This distinctive monument depicts one of Russia’s most famous leaders and prompts extreme reactions among both locals and tourists.
The Peter the Great Monument in Moscow is renowned for its cumbersome appearance but it is a striking sight worth seeing. Visit the site, study the structure and join the debate: Is it bold and beautiful or just awkward?
See this one-of-a-kind monument that was constructed as part of the celebrations for Moscow’s 850th anniversary. Peter the Great, the main figure of the statue, was one of the most defining rulers in Russia history. He reigned from 1682 to 1725 and created the city of St. Petersburg, while driving policies that encouraged Westernization across this huge country.
The 322-foot-tall (98-meter) statue by Georgian artist Zurab Tsereteli sits on a spit of land near the Moskva River and Vodootvodny Canal. Claiming the title of the tallest monument in the country, it depicts Peter the Great at the front of a ship, victoriously brandishing a gold scroll. Peter the Great’s own imposing figure is well represented in the sculpture. He was reportedly 6 feet 8 inches (2 meters) tall. Note how his giant figure almost dwarfs the body of the boat in this monument. The nautical elements of the bronze and steel sculpture are also important to note as Peter the Great was the ruler who established Russia’s navy.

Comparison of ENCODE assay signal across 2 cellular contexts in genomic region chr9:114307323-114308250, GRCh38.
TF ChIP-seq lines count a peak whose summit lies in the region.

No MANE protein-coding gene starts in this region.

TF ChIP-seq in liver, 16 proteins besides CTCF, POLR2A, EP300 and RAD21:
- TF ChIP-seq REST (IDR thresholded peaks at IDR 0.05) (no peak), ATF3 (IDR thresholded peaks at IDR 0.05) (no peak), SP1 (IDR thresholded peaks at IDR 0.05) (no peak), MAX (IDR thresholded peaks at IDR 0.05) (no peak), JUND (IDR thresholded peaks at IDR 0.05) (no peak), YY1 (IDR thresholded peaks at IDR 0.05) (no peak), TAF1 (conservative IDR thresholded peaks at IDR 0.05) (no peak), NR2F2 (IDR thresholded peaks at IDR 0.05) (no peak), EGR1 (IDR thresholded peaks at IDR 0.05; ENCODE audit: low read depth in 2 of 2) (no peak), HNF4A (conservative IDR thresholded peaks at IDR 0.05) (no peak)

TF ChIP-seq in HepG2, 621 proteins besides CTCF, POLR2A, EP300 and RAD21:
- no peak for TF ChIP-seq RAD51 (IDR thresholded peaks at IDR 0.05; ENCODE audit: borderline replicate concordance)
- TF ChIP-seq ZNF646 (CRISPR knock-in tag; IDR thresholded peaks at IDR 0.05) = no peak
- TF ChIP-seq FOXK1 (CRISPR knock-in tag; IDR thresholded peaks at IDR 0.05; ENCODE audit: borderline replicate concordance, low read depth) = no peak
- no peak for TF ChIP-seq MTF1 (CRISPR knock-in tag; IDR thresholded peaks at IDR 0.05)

The sculpture has many other details. Look for one of several St. Andrews flags on the ship and several other model boats emerging from the column the ship is on. Gaze farther down and you will see a fountain at the bottom of the monument. The water flows from it in a way that mimics waves beneath a sailing boat.
To see the Peter the Great Monument, take a bus to nearby locations. Combine a trip here with a visit to the nearby Fallen Monument Park, which features a garden full of Soviet-era sculptures.